At a recent men’s retreat in I was invited to speak at in Idyllwild, one of the talks was about sacred space, sacred rest, and sacred work, and where we find inspiration. One of the questions I had included for small group discussion afterwards was a fairly standard one at these kinds of events: when do you feel most connected to God?
When my group got to this question, I realized, at least from a contemplative perspective, the question isn’t quite right. There’s something limited about it. A spiritual director once asked me a similar question about a challenging life situation: where is God in that? It felt off.
Both questions are fairly conventional ones. How do you connect to God? With the obvious follow-up invitation: to do that kind of stuff more often. “Where is God in that?” is a question after a similar kind of uniformity: don’t forget God’s around whether it feels like it or not; even when it’s hard going.
A line from Northrop Frye came to mind at the retreat: “to answer a question is to consolidate the level of thinking at which the question is asked.”
In other words, these questions carry within them certain assumptions that a straightforward answer consents to implicitly.
It takes our conventional mental infrastructure for granted.
First, there’s a “me.” I’m this little person with a name and a personal history and a personality and there’s this stuff I have and this stuff I might want to have, and sometimes it goes well, and sometimes it doesn’t, but you do the best you can to experience the good stuff and minimize the bad stuff and the more time you spend connecting with God helps being a better “me” and then hopefully better stuff will happen.
It’s still egocentric thinking. It’s the type of thinking that doesn’t help transcend this small self.
I got a message from a friend after Thanksgiving who’s working two jobs to make ends meet and had a relationship come to an end recently. “It feels like everything is religion and politics and yelling and there’s so little love out there.”
The mystics live in that same reality, situated in the exact same life situations, with its competition and insults and attention grabbing and fear and anger and meanness and selfishness and noise, with one crucial difference. They’ve lifted the veil.
Nowhere in the gospels is it written that God gave the world a five-point plan for perfection so he could love it. It’s not conditional.
He saw it just as it is. He loved it just as it is. It’s this same world we’re called to love. To be loving toward, to manifest love in. Not some perfect alternative reality, but this one. With it’s absolute ridiculousness.
Yes, we exist within our life situations and have practical problems to solve all the time. But what all that stuff about “putting on the mind of Christ” or “dying to self” has to do with is along with that limited perspective of our personal situation, simultaneously seeing the big picture from a divine perspective. When a mom hears her kids fighting in the back seat about something ridiculous – a lost toy, which TV show is better – she doesn’t suddenly stop loving them.
That’s the divine gaze. Indiscriminate love even in the face of ridiculousness.
The small self can’t do any of this. It wants love, but on its own terms. It wants to stay in control, make sure its needs get met.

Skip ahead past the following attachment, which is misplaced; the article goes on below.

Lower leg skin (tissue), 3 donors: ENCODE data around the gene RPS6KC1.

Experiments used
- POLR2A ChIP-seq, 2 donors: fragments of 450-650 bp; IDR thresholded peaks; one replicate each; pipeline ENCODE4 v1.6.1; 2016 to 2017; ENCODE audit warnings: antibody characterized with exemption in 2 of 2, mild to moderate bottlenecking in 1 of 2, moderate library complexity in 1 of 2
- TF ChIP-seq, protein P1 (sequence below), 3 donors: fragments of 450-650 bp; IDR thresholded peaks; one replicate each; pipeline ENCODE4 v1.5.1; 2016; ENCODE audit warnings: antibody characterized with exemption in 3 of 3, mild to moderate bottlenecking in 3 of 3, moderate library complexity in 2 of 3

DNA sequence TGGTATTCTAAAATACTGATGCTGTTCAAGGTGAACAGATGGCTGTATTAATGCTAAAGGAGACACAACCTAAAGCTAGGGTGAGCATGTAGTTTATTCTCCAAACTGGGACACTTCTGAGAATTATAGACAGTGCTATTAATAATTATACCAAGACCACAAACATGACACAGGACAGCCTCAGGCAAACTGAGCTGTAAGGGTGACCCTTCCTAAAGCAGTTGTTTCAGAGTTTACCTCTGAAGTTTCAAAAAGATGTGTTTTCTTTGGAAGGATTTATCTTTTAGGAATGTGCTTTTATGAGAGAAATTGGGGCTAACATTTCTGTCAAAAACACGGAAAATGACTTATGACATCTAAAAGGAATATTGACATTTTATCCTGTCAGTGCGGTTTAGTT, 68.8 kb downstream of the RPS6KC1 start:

Of course we still have our preferences and points of view and communities and causes we participate in. But we don’t overidentify with those and turn them into obstacles for that divine perspective, which always transcends dualisms and oppositional thinking. It doesn’t need an other or an enemy to have an identity.
The process of shifting from default awareness of a “me” over here and a God over there as a subject-object relationship (or, heck, even that theologian’s favorite I-Thou relationship) takes time for most, and a degree of subtlety about ourselves. How do we tend to operate? What do we tend to turn into a favorite resentment or point of contention? What do we love to be insulted by? Where does our judgmental mind start kicking in?
A danger of trying to become a loving person, for example, is to add that to our list of egoic identifiers. When we’re not seen how we want to be seen it’s a blow to the ego and triggers whatever our habit response to that situation is. “I’ve worked hard to become a very loving person and I’m gonna be pissed if anyone says otherwise!”
Author Stephan Bodian sheds some light on the dynamics as a part of this shift:
“When you awaken, you realize that the separate self you took yourself to be is just a construct, a mental fabrication—a collection of thoughts, feelings, memories, beliefs, and stories that have been woven together by the mind into the appearance of a substantial, continuous someone with certain abiding qualities and characteristics. By freeing you from the identification with the separate self, this awakening liberates you from the burdens and concerns, worries and regrets, limitations and preoccupations that the person bearing your name has accumulated over a lifetime. But this construct has extraordinary tenacity, and it generally won’t give up without a prolonged struggle to stay in control.”
When we start this process we lift the veil on all of reality, the egoic veil that keeps us and everyone else trapped in our own mental preoccupations and mental categories that keep us separated from each other. That becomes a block to loving awareness.
Letting go of this construct is part of what the New Testament authors call dying to self. And it’s part of our ongoing process of transformation.
First the death, then the rebirth. Where’s God in that? In every atom. At every moment.
Center for Contemplation and Action on Letting Go of the False Self
Thomas Keating on how The Ego Gets In The Way
Stephan Bodian’s Book Wake Up Now
Free mini-course on Walking With The Christian Mystics